Dylan here. So listen, while we’re still celebrating the Veek of Blood here on SFB, we promised to keep some normal sci-fi pieces running. So yeah, don’t be alarmed by this review. Count Spatula is still at large and you can still submit your artwork to us.
It’s terrible of me, but I admit I went into this issue wanting to dislike it. When I first heard of DC’s “Death of Nightwing” concept and the idea of restarting Dick Grayson’s solo series as a secret agent book, I was rather skeptical. One: I figured it was a publicity stunt and it probably wouldn’t last. Two: It was obviously DC’s reaction to Marvel’s Loki: Agent of Asgard. Three: It doesn’t make sense that, if Dick’s superhero identity as Nightwing was blown, he’d be safe as a secret agent. All of these things are probably still true, but the fact of the matter is, this first issue is a lot better than I expected it to be.
Grayson begins with a page giving you the rundown on who Dick was–acrobat, son, sidekick, hero–and how he is dead to those in Gotham. Then, in an opening sequence reminiscent of one of the countless Bond films, a few Hitchcock thrillers, and perhaps Mission Impossible, it takes us into one of Dick’s first missions for Spyral. He’s riding on top of a train and has to grab some Russian guy that Spyral wants kept out of the hands of other bad guys. He’s in disguise at first, a handsome blond tourist, and then he dumps the wig and switches to his new mission-oriented look. His outfit is close to civilian wear, mostly black with a belt for any necessary gear, and his hair is shorter than before. The other agent aiding him is none other than Helena Bertinelli, who’s been with Spyral for a bit longer in the New 52. Dick also encounters a mysteriously antagonistic Midnighter while trying to extract the Russian.
Along the way to mostly fulfilling his mission, Dick runs into various obstacles that he either charms his way around or flying-kicks aside. He’s still quite the acrobat and he’s certainly had the stealth and combat training to allow him to face any number of assailants. There are aspects that he’s unfamiliar with as well, like using the new Spyral implant called Hypnos that apparently aids one in convincing others to do what you want, and he’s still treading dangerous waters as a sort of double agent for Batman. Spyral may not be totally enemy territory, but there are definitely elements inside the organization that want access to superheroes’ identities and that never goes well. It also seems that Dick and Helena’s relationship (despite any ret-con of their previous dalliances) is probably going to heat up as well.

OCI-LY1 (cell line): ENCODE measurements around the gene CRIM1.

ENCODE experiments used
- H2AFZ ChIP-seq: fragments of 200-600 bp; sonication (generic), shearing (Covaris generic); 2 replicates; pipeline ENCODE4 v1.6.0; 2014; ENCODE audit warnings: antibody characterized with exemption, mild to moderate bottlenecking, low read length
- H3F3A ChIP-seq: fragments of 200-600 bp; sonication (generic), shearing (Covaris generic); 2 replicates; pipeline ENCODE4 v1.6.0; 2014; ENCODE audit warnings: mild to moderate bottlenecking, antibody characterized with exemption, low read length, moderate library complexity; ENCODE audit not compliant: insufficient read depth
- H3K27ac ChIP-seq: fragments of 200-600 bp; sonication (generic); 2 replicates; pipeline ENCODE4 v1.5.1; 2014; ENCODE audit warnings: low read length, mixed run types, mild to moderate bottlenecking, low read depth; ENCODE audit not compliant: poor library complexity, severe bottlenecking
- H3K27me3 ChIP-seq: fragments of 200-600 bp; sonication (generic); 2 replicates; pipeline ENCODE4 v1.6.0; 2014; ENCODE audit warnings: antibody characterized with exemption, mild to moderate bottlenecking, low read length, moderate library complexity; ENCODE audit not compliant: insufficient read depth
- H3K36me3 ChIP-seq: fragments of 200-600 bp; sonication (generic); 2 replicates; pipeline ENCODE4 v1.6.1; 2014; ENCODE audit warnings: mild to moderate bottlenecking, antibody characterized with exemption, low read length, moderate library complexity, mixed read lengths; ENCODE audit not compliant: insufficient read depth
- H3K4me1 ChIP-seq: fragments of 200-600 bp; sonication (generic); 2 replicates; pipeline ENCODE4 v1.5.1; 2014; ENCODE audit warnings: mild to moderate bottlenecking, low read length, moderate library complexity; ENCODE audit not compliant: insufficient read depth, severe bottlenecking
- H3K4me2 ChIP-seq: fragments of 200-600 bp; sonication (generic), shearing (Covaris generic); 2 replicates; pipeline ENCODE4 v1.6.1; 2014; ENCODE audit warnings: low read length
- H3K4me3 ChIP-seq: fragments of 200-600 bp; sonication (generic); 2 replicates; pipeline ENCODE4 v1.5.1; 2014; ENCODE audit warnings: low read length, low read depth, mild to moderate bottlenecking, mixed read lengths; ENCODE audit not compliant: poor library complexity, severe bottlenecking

Grayson #1 really does deliver on superspy action and gives us a familiar character in a new, interesting situation. (And unlike in the latter issues of Nightwing, Dick actually seems like himself!) Mikel Janin’s art is dynamic and attractive, and the dialogue and pacing are both refreshingly quick. While we don’t learn much about what Dick is supposed to be doing on the whole for Spyral, or what precisely he’s doing for Batman, we get enough of an idea to be satisfied for the moment. The nature of a secret agent series also means that each issue can stand alone while bits and pieces in each one will eventually create an overarching storyline.
I’m still on the fence about where the series could go though. Compare Dick to the stars of Marvel’s saucy and complicated Loki: Agent of Asgard series and the more serious and action-based Winter Soldier and one finds he falls somewhere in between them. Dick is much more reliable and well-trained than Loki for the sort of work he needs to do. He’s also more sure of himself and—as far as I can tell—his mission than Bucky Barnes. Yet Dick’s personality is such that he might not be able to soldier his way through layers of gray morality like Bucky Barnes can, nor is he only looking out for number one like Loki is. Dick has the skills and the charm to play any role his new agency may ask of him, but the way he’s wired means that certain levels of duplicity might try his endurance. If the writer of the series, Tom Seeley, can play with this contrast to its fullest potential and not break Dick in the process, then this may in fact be a series worth following. Dick’s always been a performer, and this world of intrigue may be the international stage he’s been waiting for.
Grayson is written by Tom Seeley, with art by Mikel Janin.
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